Extreme rainfall events could become three times more likely and 20% more severe by 2079 – according to a new study led by Daniel Swain (climate scientist at the UCLA Institute of the Environment & Sustainability) and colleagues.
The effects of warming on both the severity and frequency of extreme rainfall are more profound compared to everyday rainfall. Massive in size and often devastating, extreme rainfall events were only projected to occur every 100 years based on historical records. However, the study finds if greenhouse gas emissions continue to rise rapidly, extreme rainfall would instead occur once every 33 years in the future.
“People’s exposure to flooding in a warming climate is definitely going to increase,” Swain said. “It could increase by a somewhat manageable amount or by a truly massive amount, and that depends both on the climate trajectory we take and on the demographics of the U.S.”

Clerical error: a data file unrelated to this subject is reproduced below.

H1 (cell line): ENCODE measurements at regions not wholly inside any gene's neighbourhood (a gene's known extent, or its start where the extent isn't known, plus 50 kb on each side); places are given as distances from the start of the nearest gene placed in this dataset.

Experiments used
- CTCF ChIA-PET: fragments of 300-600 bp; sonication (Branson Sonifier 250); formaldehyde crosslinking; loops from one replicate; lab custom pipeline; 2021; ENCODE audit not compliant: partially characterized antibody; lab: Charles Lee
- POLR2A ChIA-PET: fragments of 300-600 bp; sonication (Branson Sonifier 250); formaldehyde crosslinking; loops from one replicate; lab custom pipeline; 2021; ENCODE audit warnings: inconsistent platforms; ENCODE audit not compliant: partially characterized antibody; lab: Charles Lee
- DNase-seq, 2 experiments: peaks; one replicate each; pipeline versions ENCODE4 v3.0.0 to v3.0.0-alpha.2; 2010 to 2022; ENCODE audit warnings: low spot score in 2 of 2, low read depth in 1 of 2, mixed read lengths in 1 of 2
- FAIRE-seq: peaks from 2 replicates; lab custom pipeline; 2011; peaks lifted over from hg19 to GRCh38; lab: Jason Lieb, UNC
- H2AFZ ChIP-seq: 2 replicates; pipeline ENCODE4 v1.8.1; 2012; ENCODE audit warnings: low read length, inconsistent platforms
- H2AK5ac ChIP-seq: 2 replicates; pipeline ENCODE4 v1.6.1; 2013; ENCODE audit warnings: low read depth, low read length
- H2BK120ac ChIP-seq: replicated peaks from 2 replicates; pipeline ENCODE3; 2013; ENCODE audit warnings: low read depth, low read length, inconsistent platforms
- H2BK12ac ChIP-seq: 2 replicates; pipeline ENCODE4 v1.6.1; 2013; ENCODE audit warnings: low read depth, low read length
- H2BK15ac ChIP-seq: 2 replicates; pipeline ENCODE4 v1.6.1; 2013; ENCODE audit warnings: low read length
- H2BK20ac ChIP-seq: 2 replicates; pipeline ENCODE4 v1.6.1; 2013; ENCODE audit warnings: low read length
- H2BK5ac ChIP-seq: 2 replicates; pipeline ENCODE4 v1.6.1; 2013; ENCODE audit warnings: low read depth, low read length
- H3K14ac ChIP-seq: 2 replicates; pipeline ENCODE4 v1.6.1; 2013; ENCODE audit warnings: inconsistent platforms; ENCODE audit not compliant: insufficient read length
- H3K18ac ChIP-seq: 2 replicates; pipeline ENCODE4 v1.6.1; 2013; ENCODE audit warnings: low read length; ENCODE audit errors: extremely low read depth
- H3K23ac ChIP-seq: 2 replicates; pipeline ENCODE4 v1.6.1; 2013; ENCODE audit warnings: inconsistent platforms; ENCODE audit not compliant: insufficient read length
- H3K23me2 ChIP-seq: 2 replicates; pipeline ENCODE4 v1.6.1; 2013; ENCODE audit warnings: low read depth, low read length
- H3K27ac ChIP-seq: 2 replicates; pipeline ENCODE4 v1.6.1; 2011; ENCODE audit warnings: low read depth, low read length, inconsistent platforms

Read the full story on UCLA Newsroom.
Daniel Swain, climate scientist, UCLA Institute of the Environment & Sustainability
Oliver Wing, honorary research fellow, University of Bristol School of Geographical Sciences
Paul Bates, professor, University of Bristol School of Geographical Sciences
James Done, research scientist, National Center for Atmospheric Research
Kris Johnson, deputy director of agriculture, The Nature Conservancy
Dick Cameron, director of science, The Nature Conservancy